To illustrate the benefits of a prenuptial agreement we will look at a recent case between Kim Kardashian and Chris Humphries. Chris Humphries is a professional sports athlete who is likely quiet wealthy in his own regard but not nearly as wealthy as Kim Kardashian. The marriage was only 72 days long. Very, very short, even by Hollywood’s standards and a lot of affluence was at stake.

The litigation that resulted from the dissolution of marriage lasted for about a year - one party wanted a divorce, the other was seeking an annulment and eventually there was an application, by Chris, to try to get some of Kim’s money. Fortunately, a prenup was drawn up prior to the marriage and because it was upheld, Kim did not have to provide any portion of her wealth to Chris.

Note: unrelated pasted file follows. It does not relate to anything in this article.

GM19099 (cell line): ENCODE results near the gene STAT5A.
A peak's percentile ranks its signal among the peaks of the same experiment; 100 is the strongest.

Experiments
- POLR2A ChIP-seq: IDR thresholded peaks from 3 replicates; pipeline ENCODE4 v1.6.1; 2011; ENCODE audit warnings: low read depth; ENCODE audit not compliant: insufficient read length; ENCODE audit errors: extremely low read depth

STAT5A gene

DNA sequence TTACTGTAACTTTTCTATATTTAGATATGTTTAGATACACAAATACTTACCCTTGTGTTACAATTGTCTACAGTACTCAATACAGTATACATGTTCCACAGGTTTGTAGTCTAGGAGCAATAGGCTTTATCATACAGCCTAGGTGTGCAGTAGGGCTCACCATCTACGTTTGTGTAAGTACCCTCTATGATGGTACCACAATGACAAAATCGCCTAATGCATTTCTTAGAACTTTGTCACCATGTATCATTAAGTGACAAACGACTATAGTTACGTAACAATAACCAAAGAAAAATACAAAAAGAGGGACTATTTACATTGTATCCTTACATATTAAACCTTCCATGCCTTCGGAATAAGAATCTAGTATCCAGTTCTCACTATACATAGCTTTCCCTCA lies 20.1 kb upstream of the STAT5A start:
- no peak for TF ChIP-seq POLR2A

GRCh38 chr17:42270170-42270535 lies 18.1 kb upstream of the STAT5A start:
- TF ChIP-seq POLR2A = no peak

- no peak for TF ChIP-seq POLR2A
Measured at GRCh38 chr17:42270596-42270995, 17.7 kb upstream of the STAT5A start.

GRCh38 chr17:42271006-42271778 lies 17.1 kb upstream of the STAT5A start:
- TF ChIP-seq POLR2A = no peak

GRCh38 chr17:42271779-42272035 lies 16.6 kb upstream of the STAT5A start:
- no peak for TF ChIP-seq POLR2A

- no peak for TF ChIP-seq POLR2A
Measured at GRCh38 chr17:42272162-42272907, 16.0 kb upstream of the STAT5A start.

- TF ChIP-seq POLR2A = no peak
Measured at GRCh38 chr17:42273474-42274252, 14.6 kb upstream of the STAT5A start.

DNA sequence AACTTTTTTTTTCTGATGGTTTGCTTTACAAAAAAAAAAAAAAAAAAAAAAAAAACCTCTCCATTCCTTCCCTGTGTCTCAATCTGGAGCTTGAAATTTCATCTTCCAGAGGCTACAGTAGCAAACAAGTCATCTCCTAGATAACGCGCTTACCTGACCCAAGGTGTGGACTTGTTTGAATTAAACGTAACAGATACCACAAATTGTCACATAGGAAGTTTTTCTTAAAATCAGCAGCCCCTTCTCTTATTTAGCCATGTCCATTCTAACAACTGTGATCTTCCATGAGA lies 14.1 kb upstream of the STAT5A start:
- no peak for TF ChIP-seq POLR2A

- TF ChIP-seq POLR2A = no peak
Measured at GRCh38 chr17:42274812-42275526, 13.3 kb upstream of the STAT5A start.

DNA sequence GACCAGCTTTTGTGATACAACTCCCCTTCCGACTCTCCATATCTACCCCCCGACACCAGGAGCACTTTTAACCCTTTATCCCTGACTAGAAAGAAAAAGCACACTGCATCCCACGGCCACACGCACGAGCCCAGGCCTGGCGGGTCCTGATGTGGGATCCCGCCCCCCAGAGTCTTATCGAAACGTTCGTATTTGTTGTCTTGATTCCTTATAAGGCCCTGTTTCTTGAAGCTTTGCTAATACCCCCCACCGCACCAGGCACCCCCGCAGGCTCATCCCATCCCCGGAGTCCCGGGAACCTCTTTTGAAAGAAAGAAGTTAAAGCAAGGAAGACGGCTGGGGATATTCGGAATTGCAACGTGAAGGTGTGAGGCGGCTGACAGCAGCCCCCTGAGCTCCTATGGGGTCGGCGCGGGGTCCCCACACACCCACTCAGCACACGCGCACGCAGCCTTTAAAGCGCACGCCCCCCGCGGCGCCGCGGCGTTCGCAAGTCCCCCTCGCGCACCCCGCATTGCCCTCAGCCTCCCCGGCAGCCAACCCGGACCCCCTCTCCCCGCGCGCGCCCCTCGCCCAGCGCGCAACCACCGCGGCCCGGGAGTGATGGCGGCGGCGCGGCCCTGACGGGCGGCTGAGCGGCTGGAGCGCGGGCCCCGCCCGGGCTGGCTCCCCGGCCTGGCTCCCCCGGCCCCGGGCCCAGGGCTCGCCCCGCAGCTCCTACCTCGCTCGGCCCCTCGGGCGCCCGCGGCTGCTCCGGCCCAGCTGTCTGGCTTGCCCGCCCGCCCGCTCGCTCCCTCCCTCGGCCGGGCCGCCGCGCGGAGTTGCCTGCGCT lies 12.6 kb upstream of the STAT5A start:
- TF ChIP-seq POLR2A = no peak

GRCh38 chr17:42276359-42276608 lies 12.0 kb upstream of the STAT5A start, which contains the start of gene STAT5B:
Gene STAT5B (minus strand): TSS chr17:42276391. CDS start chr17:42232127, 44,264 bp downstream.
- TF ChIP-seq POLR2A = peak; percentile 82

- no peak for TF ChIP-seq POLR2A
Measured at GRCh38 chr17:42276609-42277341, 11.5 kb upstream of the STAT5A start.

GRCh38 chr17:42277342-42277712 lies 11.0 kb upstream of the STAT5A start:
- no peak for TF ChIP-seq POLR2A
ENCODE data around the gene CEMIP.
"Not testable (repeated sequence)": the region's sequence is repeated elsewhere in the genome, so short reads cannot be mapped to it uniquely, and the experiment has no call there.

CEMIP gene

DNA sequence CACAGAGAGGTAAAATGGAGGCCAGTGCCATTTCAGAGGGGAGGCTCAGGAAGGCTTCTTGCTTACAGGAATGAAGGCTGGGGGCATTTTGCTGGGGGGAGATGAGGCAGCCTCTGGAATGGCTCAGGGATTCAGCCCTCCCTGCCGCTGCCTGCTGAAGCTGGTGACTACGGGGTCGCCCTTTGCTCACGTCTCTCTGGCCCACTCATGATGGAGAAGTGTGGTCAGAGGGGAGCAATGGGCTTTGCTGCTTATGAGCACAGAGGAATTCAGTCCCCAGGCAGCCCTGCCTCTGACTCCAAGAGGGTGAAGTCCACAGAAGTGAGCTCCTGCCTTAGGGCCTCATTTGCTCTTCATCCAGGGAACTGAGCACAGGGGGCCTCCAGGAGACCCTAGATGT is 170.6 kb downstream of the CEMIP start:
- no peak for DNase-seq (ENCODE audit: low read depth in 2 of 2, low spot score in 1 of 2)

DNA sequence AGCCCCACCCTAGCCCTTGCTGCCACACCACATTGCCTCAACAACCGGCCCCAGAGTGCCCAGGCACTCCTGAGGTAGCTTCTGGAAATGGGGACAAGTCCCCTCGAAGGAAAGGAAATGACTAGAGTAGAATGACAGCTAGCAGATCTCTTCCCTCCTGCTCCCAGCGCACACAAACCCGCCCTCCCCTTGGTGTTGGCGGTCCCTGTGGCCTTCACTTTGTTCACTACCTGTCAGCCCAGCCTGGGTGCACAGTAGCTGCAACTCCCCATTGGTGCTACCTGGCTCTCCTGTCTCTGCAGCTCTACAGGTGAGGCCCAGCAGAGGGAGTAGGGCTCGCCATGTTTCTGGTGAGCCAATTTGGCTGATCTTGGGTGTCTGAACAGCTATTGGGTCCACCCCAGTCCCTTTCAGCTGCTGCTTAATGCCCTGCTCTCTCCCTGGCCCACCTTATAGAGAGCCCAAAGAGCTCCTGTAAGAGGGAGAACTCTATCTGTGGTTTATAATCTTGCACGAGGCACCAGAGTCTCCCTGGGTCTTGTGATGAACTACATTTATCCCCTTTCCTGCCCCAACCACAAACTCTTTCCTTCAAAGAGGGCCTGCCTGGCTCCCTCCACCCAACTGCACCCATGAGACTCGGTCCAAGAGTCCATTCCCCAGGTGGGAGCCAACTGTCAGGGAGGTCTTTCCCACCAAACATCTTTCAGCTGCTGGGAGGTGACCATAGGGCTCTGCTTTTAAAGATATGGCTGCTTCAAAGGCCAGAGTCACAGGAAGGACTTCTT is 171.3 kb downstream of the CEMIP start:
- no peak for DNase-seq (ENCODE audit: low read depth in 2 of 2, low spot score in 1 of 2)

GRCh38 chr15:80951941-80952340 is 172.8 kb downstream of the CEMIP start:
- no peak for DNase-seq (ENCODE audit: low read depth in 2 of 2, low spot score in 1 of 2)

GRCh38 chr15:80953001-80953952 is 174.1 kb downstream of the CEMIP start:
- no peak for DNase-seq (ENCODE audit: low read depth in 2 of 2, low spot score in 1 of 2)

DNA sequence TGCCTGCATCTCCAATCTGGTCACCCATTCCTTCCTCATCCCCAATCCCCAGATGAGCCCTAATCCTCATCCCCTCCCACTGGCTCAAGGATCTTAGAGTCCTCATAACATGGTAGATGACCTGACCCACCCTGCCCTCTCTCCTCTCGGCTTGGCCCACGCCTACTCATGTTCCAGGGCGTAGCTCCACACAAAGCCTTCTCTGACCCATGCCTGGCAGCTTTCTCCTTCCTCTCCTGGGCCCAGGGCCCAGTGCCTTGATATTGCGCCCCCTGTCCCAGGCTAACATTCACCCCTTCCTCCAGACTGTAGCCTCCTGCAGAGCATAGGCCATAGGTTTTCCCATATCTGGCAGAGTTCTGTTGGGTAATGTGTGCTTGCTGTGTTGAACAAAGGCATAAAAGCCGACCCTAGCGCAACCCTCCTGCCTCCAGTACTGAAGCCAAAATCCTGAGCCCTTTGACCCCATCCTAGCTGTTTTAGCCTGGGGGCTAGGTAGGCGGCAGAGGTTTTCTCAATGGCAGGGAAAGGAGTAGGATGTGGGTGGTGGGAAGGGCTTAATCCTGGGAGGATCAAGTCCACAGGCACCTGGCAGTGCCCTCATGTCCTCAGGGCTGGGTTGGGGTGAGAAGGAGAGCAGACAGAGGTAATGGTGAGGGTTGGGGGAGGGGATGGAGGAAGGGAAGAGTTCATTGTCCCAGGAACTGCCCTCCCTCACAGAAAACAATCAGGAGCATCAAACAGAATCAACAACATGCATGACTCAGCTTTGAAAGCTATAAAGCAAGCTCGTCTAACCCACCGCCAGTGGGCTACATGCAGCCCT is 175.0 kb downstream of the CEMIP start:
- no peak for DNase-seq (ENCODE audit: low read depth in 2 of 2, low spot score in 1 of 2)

This case worked out well for Kim Kardashian but, there are a number of reasons that an ex-spouse can try to overcome a prenuptial. First and foremost, there has to be a full disclosure of the assets so that the party giving up the claim can give full consent, knowing full well what is at stake. As a result, one of the more common attempts to nullify a pre-nup is to say, “I didn’t know what was at stake”. To ensure your ability to contest this statement, rights that are granted under statute and equitable law state that your soon to be spouse has to know exactly what they are giving up if you want them to release claim over your property. So, the spouse who is looking to protect their estate has to be forthright and very transparent regarding the listing of their assets, what they are worth, and what they plan on sheltering from the dissolution if it were to occur. In doing so, the other party is able to give full consent.